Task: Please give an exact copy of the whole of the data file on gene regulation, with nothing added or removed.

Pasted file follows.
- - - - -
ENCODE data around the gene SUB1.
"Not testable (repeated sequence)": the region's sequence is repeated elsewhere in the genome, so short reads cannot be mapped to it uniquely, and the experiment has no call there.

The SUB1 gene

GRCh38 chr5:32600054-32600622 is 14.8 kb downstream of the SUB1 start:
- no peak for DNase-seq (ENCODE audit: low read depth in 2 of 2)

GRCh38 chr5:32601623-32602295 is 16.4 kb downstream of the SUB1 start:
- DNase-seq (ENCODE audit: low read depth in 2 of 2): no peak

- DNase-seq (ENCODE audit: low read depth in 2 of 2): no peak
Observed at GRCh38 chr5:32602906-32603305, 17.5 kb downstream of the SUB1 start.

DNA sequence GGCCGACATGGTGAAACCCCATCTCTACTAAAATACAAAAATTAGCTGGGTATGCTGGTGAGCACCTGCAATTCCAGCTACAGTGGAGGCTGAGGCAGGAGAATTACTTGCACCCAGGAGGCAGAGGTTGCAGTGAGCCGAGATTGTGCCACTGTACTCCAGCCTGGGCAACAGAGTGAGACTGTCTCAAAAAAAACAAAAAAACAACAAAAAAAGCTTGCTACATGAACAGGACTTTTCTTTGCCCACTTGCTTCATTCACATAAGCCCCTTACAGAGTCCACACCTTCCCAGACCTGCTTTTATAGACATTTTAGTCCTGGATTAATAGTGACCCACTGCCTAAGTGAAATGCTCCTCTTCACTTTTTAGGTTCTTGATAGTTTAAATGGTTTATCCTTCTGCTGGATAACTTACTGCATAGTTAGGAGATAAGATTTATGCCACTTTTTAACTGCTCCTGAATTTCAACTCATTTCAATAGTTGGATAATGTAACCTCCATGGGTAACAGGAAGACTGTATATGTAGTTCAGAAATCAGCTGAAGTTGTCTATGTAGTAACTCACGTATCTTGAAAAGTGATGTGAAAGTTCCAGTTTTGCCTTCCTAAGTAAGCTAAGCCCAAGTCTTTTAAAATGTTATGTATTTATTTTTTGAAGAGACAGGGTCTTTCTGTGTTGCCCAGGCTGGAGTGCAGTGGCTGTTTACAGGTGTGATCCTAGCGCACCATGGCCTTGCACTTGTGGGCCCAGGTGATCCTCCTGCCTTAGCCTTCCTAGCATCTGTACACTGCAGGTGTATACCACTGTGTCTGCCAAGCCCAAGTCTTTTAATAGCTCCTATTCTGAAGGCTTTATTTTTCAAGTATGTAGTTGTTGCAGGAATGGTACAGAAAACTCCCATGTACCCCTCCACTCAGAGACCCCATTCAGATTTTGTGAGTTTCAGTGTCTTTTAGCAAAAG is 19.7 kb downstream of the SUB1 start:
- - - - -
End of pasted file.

ENCODE data around the gene SUB1.
"Not testable (repeated sequence)": the region's sequence is repeated elsewhere in the genome, so short reads cannot be mapped to it uniquely, and the experiment has no call there.

The SUB1 gene

GRCh38 chr5:32600054-32600622 is 14.8 kb downstream of the SUB1 start:
- no peak for DNase-seq (ENCODE audit: low read depth in 2 of 2)

GRCh38 chr5:32601623-32602295 is 16.4 kb downstream of the SUB1 start:
- DNase-seq (ENCODE audit: low read depth in 2 of 2): no peak

- DNase-seq (ENCODE audit: low read depth in 2 of 2): no peak
Observed at GRCh38 chr5:32602906-32603305, 17.5 kb downstream of the SUB1 start.

DNA sequence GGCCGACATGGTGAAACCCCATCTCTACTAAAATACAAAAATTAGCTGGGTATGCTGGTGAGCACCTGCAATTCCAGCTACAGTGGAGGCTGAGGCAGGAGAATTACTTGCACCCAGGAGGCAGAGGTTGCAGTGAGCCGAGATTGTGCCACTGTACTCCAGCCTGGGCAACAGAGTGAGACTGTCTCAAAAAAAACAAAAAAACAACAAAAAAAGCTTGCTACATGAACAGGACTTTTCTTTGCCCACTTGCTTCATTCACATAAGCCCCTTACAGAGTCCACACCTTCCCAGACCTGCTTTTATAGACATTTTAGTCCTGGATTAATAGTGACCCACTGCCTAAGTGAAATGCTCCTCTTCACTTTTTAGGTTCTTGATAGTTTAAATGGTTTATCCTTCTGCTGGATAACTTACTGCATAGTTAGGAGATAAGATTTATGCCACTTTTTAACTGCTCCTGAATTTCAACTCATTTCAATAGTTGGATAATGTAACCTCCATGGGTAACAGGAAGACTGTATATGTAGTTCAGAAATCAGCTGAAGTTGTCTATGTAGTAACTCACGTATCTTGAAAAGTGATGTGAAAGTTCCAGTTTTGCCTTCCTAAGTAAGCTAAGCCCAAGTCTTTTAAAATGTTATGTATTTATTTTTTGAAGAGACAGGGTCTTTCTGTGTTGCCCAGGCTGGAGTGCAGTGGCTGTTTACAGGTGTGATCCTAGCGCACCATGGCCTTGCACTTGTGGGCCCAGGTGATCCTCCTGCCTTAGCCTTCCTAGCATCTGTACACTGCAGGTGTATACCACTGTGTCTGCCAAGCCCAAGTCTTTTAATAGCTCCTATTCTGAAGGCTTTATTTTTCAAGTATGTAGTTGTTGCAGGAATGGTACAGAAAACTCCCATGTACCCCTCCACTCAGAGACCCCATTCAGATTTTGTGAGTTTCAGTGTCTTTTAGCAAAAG is 19.7 kb downstream of the SUB1 start: